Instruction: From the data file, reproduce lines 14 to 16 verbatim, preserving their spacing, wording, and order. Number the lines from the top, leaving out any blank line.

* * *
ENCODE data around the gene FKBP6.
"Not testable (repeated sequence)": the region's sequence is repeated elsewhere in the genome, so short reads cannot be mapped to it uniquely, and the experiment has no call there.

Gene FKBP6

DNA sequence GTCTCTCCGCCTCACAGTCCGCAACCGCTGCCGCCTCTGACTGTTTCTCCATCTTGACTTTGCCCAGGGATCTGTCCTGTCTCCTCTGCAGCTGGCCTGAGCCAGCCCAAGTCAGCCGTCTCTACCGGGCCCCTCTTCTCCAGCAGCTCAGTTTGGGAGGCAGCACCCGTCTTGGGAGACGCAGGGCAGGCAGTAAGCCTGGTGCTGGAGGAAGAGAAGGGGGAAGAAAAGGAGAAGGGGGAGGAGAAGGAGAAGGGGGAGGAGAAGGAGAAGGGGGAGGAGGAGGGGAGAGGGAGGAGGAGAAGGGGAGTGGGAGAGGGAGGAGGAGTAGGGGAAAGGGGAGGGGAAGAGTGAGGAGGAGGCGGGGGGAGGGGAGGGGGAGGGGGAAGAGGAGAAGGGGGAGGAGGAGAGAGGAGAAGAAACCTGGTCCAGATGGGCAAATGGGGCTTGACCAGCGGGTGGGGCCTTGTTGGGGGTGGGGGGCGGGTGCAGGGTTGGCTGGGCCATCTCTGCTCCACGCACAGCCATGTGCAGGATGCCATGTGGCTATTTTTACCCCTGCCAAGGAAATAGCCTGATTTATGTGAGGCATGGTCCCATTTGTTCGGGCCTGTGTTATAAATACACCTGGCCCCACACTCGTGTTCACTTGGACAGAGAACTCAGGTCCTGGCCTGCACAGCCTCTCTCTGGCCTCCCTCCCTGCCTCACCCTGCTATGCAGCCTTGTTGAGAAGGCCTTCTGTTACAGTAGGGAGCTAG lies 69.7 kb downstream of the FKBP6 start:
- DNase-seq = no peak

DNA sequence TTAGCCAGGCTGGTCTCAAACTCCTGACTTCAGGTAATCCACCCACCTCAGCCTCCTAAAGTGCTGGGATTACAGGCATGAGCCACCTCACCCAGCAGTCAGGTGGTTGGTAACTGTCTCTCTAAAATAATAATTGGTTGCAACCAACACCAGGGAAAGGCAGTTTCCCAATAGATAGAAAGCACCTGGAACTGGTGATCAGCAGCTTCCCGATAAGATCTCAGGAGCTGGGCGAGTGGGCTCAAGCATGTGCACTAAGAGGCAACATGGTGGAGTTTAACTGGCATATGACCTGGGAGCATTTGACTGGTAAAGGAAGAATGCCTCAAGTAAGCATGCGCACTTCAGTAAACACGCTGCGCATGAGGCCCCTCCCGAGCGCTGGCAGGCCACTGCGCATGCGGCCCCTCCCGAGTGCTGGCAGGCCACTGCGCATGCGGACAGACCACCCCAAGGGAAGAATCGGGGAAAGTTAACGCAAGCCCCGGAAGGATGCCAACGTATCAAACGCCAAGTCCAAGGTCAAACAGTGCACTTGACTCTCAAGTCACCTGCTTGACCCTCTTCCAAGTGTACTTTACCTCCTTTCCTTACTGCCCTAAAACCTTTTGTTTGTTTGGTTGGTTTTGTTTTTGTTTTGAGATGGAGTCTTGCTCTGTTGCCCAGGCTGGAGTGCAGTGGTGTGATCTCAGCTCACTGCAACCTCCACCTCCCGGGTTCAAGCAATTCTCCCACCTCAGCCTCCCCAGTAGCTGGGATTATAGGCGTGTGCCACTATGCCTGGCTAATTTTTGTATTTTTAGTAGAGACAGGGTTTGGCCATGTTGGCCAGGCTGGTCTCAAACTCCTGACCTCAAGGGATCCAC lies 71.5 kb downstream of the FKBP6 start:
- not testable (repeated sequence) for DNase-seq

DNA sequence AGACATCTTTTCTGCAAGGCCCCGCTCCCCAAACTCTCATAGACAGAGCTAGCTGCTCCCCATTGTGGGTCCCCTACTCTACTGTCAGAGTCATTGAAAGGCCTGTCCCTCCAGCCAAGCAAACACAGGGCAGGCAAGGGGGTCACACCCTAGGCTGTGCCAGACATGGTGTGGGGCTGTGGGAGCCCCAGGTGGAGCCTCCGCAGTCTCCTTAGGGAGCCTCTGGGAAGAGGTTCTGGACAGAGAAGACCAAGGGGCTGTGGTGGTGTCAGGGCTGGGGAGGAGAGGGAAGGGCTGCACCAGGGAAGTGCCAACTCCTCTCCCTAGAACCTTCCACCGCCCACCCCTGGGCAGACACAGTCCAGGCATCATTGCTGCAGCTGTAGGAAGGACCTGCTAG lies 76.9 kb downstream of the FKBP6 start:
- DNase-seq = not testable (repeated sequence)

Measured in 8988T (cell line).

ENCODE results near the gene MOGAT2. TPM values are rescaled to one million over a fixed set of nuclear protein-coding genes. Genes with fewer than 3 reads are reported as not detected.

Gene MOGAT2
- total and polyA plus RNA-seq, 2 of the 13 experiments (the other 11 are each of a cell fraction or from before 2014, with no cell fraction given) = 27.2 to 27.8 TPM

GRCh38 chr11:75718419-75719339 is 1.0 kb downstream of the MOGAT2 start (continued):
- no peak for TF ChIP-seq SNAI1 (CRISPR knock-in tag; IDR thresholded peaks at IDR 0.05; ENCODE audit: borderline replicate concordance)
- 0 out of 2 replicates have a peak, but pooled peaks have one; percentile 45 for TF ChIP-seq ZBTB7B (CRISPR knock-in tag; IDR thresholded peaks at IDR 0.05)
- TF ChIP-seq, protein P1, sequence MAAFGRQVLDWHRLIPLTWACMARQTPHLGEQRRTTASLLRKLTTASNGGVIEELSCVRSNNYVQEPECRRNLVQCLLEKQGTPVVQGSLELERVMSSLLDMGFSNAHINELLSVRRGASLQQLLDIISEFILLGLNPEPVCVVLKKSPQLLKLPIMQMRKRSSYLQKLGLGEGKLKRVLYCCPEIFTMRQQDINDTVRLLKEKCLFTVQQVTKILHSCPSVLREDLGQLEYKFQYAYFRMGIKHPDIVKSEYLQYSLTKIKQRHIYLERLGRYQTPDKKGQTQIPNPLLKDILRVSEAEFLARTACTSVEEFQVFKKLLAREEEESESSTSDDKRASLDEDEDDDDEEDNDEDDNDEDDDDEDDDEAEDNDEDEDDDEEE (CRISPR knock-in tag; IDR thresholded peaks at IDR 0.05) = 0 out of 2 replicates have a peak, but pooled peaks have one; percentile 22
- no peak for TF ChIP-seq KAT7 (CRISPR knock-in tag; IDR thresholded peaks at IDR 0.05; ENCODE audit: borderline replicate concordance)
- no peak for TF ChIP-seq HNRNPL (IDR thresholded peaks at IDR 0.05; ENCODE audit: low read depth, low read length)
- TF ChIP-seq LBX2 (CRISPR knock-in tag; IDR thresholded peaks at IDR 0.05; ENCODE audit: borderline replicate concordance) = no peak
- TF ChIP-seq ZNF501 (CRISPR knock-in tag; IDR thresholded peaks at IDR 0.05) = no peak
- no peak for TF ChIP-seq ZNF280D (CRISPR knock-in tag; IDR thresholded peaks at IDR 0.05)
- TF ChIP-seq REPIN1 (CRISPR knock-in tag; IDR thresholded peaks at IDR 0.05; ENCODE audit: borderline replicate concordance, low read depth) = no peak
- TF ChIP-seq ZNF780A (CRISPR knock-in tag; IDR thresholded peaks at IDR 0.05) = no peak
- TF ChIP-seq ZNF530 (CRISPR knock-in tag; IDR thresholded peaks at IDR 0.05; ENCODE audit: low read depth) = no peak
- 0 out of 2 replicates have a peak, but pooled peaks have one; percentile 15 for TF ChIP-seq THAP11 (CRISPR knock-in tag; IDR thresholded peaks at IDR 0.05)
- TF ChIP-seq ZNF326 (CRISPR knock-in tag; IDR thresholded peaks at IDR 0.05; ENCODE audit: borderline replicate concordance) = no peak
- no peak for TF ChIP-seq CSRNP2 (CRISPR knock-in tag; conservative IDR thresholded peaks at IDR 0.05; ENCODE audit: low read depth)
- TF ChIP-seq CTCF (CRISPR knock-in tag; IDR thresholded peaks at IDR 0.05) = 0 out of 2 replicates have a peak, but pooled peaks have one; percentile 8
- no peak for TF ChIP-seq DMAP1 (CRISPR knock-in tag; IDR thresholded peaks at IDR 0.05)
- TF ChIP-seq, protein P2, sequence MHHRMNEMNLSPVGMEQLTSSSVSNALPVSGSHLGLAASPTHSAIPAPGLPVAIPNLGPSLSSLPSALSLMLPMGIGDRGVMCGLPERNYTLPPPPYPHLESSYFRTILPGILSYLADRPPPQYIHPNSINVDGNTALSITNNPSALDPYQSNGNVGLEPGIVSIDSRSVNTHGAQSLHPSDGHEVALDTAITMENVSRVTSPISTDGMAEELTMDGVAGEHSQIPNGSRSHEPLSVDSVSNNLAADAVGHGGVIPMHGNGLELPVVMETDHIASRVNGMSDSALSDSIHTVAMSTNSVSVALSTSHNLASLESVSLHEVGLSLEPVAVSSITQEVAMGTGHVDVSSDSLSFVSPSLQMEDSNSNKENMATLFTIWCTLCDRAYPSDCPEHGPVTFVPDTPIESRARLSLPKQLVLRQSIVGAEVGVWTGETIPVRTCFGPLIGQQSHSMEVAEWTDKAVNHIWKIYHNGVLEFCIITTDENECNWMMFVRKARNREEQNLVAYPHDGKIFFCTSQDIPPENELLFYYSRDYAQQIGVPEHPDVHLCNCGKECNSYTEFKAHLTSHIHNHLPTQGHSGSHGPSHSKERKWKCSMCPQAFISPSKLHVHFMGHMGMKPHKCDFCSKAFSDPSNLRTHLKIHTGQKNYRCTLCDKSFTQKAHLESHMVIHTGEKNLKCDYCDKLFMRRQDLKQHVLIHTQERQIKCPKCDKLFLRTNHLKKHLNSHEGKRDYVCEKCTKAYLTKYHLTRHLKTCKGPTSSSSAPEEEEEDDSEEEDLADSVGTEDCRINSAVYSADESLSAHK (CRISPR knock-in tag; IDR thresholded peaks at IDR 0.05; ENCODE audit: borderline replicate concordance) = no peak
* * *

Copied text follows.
GRCh38 chr11:75718419-75719339 is 1.0 kb downstream of the MOGAT2 start (continued):
- no peak for TF ChIP-seq SNAI1 (CRISPR knock-in tag; IDR thresholded peaks at IDR 0.05; ENCODE audit: borderline replicate concordance)
- 0 out of 2 replicates have a peak, but pooled peaks have one; percentile 45 for TF ChIP-seq ZBTB7B (CRISPR knock-in tag; IDR thresholded peaks at IDR 0.05)